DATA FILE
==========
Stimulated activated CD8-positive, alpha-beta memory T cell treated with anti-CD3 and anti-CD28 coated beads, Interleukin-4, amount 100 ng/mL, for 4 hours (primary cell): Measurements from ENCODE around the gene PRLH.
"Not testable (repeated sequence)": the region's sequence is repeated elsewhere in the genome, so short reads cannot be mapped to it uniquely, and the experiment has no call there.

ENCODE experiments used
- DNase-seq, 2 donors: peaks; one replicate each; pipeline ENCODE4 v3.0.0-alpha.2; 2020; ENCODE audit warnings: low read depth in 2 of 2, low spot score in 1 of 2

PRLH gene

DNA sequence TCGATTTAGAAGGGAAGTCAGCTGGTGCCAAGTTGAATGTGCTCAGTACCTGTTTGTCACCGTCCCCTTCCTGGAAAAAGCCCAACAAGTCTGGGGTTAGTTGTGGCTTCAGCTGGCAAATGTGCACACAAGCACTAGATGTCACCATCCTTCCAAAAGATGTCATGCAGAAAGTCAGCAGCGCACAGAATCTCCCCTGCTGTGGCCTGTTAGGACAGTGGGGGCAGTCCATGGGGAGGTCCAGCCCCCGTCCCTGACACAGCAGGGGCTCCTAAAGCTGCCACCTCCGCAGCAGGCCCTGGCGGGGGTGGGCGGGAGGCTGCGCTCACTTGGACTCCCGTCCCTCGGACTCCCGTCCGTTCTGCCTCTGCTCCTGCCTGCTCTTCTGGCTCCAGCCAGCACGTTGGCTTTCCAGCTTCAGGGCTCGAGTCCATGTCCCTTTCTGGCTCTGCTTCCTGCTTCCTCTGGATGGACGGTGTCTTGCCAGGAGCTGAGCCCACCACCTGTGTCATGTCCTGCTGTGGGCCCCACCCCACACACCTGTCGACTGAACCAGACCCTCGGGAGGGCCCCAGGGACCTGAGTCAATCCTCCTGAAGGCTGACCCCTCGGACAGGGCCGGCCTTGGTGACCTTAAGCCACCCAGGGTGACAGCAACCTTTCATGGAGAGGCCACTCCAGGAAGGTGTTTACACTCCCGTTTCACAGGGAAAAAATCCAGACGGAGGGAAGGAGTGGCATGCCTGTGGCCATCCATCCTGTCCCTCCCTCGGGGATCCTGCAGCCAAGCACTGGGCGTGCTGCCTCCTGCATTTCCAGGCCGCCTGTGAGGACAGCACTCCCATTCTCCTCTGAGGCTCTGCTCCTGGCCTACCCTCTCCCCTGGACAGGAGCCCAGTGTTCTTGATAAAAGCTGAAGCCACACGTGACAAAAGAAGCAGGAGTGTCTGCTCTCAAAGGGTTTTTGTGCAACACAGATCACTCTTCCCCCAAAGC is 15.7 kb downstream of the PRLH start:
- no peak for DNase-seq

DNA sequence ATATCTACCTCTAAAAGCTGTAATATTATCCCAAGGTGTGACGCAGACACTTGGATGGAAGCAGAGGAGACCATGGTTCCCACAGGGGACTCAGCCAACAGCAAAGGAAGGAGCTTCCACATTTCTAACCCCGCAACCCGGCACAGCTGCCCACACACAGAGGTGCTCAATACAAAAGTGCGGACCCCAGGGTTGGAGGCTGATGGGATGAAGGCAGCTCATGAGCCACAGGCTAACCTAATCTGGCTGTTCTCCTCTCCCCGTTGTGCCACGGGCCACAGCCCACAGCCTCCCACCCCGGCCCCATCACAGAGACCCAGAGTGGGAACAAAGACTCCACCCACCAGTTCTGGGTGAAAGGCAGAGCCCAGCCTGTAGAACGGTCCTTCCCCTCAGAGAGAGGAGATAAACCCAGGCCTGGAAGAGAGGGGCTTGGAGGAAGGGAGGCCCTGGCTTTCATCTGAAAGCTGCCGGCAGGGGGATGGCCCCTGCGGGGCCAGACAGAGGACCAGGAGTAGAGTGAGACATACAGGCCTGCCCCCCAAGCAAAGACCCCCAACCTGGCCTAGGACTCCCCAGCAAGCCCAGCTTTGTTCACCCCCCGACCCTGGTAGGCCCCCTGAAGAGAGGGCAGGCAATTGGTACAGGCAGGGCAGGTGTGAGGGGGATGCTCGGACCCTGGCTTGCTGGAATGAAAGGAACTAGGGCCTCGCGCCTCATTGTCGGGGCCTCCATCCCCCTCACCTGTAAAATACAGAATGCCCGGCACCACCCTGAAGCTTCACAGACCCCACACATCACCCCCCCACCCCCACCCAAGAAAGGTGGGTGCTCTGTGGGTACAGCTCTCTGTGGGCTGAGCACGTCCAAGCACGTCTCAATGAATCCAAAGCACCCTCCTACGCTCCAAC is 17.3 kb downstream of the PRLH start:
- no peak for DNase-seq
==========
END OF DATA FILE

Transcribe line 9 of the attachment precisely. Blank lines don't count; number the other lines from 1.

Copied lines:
- no peak for DNase-seq